The Full Wiki

Wolf Prize in Physics: Wikis


Note: Many of our articles have direct quotes from sources you can cite, within the Wikipedia article! This article doesn't yet, but we're working on it! See more info or our list of citable articles.


From Wikipedia, the free encyclopedia

The Wolf Prize in Physics is awarded once a year by the Wolf Foundation. It is one of the six Wolf Prizes established by the Foundation and awarded since 1978; the others are in Agriculture, Chemistry, Mathematics, Medicine and Arts. The Prize is often considered the most prestigious award in physics after the Nobel Prize[1].


Year Name Nationality Citation
1978 Chien-Shiung Wu  People's Republic of China /  United States for her explorations of the weak interaction, helping establish the precise form and the non-conservation of parity for this natural force.
1979 George Eugene Uhlenbeck  Netherlands /  United States for his discovery, jointly with the late S.A. Goudsmit, of the electron spin.
Giuseppe Occhialini  Italy for his contributions to the discoveries of electron pair production and of the charged pion.
1980 Michael E. Fisher
Leo P. Kadanoff
Kenneth G. Wilson
 United States
 United States
 United States
for pathbreaking developments culminating in the general theory of the critical behavior at transitions between the different thermodynamic phases of matter.
1981 Freeman J. Dyson
Gerard 't Hooft
Victor F. Weisskopf
 United Kingdom /  United States;
 Austria /  United States
for their outstanding contributions to theoretical physics, especially in the development and application of the quantum theory of fields.
1982 Leon M. Lederman
Martin Lewis Perl
 United States
 United States
for their experimental discovery of unexpected new particles establishing a third generation of quarks and leptons.
1983/4 Erwin Hahn  United States for his discovery of nuclear spin echoes and for the phenomenon of self-induced transparency.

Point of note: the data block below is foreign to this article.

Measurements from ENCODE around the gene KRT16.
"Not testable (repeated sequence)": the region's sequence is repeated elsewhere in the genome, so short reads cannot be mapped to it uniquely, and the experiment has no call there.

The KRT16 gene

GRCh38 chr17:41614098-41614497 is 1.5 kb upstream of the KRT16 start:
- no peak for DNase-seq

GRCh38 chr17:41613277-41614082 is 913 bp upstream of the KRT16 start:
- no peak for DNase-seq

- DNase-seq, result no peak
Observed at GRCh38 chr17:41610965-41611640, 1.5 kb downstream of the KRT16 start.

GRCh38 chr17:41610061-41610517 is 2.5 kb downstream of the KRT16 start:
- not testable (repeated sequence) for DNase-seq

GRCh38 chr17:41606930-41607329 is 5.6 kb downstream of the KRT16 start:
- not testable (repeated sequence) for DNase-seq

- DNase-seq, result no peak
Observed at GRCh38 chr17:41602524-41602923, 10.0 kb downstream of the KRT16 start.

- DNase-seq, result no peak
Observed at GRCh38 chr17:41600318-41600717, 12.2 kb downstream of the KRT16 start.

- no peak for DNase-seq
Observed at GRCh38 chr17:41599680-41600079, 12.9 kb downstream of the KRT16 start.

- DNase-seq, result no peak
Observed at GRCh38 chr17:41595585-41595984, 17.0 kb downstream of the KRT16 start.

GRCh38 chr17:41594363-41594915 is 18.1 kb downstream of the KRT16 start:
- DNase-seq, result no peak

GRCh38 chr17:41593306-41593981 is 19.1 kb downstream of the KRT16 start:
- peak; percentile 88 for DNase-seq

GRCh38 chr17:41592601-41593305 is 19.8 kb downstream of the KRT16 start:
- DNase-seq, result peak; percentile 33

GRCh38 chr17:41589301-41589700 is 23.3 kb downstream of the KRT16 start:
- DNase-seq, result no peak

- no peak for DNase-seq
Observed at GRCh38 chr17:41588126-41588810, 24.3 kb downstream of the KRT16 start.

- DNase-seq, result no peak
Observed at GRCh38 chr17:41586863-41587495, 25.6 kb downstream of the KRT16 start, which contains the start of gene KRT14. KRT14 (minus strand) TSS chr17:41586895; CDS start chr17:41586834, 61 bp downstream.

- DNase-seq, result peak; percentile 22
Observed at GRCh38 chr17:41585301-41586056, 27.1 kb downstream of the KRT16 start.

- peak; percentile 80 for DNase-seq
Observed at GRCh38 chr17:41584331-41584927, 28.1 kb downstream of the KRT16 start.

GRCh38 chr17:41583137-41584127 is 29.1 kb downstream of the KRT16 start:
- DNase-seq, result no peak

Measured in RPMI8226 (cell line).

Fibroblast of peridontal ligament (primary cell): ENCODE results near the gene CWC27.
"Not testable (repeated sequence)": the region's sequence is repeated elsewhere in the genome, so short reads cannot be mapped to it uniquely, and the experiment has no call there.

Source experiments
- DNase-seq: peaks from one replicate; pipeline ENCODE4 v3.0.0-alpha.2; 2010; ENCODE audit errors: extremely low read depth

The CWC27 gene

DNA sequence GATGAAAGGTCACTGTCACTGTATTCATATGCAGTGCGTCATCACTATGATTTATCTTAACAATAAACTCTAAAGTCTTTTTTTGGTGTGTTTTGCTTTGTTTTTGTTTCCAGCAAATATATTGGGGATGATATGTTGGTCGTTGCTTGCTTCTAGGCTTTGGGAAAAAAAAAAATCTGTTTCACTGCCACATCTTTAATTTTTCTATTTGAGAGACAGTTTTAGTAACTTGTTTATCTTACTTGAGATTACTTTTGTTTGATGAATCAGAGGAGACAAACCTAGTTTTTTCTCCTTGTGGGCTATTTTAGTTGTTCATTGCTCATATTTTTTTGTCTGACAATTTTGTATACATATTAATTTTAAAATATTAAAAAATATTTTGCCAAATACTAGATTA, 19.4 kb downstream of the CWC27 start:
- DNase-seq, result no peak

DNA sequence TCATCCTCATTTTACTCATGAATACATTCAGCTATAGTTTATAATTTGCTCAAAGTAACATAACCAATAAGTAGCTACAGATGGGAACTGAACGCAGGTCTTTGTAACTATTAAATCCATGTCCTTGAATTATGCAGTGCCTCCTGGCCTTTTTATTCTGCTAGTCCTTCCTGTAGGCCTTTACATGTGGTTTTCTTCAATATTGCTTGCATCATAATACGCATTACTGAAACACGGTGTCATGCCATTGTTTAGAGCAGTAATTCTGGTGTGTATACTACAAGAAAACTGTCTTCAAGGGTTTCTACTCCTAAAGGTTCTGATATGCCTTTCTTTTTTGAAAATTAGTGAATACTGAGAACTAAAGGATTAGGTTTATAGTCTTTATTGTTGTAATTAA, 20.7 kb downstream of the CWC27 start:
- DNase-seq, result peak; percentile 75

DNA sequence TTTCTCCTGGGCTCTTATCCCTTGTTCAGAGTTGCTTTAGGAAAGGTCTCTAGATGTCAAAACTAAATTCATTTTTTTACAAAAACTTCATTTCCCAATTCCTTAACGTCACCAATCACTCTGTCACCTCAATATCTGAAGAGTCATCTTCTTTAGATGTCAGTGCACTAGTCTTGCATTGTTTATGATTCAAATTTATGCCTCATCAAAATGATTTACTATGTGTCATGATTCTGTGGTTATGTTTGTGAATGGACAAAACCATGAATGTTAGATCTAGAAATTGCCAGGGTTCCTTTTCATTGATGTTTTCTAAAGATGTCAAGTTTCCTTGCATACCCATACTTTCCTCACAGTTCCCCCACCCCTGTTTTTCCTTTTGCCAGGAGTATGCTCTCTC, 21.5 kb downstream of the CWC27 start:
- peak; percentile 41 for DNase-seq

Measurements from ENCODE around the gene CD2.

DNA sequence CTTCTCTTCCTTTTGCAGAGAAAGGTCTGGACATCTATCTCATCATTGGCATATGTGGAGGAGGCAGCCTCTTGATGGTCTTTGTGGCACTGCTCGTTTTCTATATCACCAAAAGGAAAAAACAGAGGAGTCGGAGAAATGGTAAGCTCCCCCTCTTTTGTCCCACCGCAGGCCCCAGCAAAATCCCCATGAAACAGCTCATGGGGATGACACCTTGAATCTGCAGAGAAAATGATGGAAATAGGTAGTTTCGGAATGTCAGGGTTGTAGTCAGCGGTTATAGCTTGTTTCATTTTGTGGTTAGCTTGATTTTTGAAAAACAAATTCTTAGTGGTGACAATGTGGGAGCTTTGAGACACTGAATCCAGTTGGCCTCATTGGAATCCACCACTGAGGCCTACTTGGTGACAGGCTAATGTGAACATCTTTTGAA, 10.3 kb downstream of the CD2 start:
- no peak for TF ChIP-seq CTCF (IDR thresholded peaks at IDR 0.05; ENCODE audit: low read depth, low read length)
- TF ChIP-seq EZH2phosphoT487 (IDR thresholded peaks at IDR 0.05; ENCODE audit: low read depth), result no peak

Peter B. Hirsch  United Kingdom for his development of the utilization of the transmission electron microscope as a universal instrument to study the structure of crystalline matter.
Theodore H. Maiman  United States for his realization of the first operating laser, the pulsed three level ruby laser.
1985 Conyers Herring
Philippe Nozieres
 United States
for their major contributions to the fundamental theory of solids, especially of the behaviour of electrons in metals.
1986 Mitchell J. Feigenbaum  United States for his pioneering theoretical studies demonstrating the universal character of non-linear systems, which has made possible the systematic study of chaos.
Albert J. Libchaber  France /  United States for his brilliant experimental demonstration of the transition to turbulence and chaos in dynamical systems.
1987 Herbert Friedman  United States for pioneering investigations in solar X-rays.
Bruno B. Rossi
Riccardo Giacconi
 Italy /  United States
 Italy /  United States
for the discovery of extra-solar X-ray sources and the elucidation of their physical processes.
1988 Roger Penrose
Stephen W. Hawking
 United Kingdom
 United Kingdom
for their brilliant development of the theory of general relativity, in which they have shown the necessity for cosmological singularities and have elucidated the physics of black holes. In this work they have greatly enlarged our understanding of the origin and possible fate of the Universe.